HELOC Resets Loom With Few Options

A wave of HELOC resets are looming on the horizon and the Treasury department has few options to help homeowners who might be left struggling to pay their bills. The programs already in place have had little success and the Treasurer’s authority to create/fund new homeowner assistance programs (under the Troubled Asset Relief Program) expired several years ago.

These HELOC resets are expected to accelerate this year and peak in 2017, which could cause borrowers to default because the monthly payments will jump as these second liens become fully amortizing.

Treasury created a second-lien modification program, known as 2MP, in 2009. At this point, “we could make small changes to help more 2MP borrowers or provide more relief if a HELOC is in a second-lien position,” McArdle says. They can’t, however, create an entirely new program.

So far, servicers have completed nearly 130,000 second-lien modifications under 2MP, including nearly 34,000 where the second lien was extinguished.
Any further relief provided under 2MP will have to come through the 15 companies already participating. “At this point of the program, we can’t add more servicers,” McArdle says.

In September, Treasury expanded the 2MP program so that second liens tied to loans guaranteed by Fannie Mae or Freddie Mac could be modified as part of a GSE standard loan modification. Over 2,600 second liens have been modified this way since then.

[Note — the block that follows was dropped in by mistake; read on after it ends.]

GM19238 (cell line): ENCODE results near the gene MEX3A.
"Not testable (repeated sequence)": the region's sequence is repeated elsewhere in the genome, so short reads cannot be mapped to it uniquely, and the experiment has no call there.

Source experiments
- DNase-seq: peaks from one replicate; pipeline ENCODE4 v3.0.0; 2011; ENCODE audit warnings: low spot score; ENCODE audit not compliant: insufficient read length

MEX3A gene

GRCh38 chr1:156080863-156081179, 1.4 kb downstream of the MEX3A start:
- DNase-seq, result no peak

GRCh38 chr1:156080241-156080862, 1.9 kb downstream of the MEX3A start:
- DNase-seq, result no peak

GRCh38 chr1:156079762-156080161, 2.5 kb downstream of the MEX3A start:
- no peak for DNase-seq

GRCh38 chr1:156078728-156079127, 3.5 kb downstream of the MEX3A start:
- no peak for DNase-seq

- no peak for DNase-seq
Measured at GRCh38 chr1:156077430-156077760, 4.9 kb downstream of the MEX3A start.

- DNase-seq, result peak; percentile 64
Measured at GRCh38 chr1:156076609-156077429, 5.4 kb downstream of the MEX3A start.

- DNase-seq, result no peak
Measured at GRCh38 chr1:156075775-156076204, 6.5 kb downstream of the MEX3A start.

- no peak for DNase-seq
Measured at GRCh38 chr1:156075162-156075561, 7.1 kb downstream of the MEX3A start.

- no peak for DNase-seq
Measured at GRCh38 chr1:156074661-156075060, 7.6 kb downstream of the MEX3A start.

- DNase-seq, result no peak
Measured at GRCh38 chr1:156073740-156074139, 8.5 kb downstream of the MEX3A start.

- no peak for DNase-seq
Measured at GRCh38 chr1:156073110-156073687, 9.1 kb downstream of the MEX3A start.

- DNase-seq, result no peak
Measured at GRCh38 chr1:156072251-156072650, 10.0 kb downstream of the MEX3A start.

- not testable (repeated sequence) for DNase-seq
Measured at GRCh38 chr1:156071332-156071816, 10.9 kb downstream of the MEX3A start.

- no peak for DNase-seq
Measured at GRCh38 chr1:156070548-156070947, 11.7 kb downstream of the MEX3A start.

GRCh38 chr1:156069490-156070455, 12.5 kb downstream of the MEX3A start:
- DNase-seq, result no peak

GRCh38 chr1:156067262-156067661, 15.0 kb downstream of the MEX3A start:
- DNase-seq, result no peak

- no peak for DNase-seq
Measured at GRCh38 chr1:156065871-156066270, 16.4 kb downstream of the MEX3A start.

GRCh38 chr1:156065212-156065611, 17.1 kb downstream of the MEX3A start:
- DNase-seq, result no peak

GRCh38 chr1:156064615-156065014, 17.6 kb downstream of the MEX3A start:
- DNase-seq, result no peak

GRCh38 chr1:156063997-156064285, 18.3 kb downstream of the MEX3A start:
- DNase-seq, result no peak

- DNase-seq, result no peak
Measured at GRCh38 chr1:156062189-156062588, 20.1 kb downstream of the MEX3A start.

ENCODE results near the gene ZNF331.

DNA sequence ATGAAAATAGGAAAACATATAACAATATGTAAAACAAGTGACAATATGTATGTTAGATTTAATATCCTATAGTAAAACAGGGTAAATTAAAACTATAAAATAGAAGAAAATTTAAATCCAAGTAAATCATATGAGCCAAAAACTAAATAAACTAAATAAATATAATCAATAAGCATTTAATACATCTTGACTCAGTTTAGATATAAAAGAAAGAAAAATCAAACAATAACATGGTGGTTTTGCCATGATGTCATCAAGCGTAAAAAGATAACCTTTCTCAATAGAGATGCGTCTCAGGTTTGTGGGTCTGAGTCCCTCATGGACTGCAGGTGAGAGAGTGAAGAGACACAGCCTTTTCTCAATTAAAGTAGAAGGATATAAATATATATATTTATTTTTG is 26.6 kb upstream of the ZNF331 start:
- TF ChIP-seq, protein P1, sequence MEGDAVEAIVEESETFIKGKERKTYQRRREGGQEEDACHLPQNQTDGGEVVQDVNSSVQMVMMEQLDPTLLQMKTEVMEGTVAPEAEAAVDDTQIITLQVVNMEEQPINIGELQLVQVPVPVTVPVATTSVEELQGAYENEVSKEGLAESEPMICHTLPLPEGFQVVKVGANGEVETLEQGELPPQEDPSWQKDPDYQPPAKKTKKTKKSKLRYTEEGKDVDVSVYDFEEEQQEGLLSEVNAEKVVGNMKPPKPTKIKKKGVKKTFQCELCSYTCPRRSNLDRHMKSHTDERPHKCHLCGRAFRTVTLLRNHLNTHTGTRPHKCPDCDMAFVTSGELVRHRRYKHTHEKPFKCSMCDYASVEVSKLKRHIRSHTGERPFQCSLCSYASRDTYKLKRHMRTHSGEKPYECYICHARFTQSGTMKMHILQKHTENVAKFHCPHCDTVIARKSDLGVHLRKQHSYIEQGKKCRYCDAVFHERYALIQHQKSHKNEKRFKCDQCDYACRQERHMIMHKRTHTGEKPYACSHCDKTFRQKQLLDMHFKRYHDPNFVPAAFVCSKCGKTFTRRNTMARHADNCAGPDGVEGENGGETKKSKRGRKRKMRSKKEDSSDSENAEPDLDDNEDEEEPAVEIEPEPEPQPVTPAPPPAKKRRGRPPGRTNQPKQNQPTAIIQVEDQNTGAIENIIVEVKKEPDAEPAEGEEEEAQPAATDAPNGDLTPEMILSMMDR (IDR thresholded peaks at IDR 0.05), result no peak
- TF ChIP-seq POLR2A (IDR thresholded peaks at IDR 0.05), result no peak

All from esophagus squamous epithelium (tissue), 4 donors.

Under Treasury’s Hardest Hit program, states can use Tarp funds for modifying or extinguishing HELOCs and other second liens. The Treasury allotted $60 million to five states to fund second lien programs. Of that, $20 million has already been spent on second-lien reductions.

Ten million dollars went to a California program administered by the nonprofit Community HousingWorks, based in San Diego.

California’s Community 2nd Mortgage Principal Reduction Program provides up to $50,000 per customer to reduce or extinguish second liens and HELOCs. But it requires a 60% match from the holder of the second lien.

On a $50,000 HELOC, “the C2MPRP will provide up to 40% or $20,000 and the participating lender/investors would forgive 60% or $30, 000,” according to guidelines issued by the California Housing Finance Agency.

The C2MPR program has gone through several changes since it was first approved and it is still evolving. Initially, to qualify for assistance a borrower had to be so far underwater that the combined debt was more than 125% of the home’s value. The minimum combined loan-to-value ratio has been lowered with Treasury approval to 107%. Experts are hoping it might be lowered further to 100%.

Perfecting this second-lien program will be important for California, which is believed to have a larger concentration of HELOCs than other states. Analysts at CoreLogic have made a rough estimate that 1.4 million of HELOCs where originated in the Golden State during the boom years of 2004 and 2005.

Generally, borrowers pay only interest during the first 10 years of a HELOC before it resets. The 2004 HELOCs are starting to reset this year. The borrowers will have to pay both interest and principal each month for the first time.

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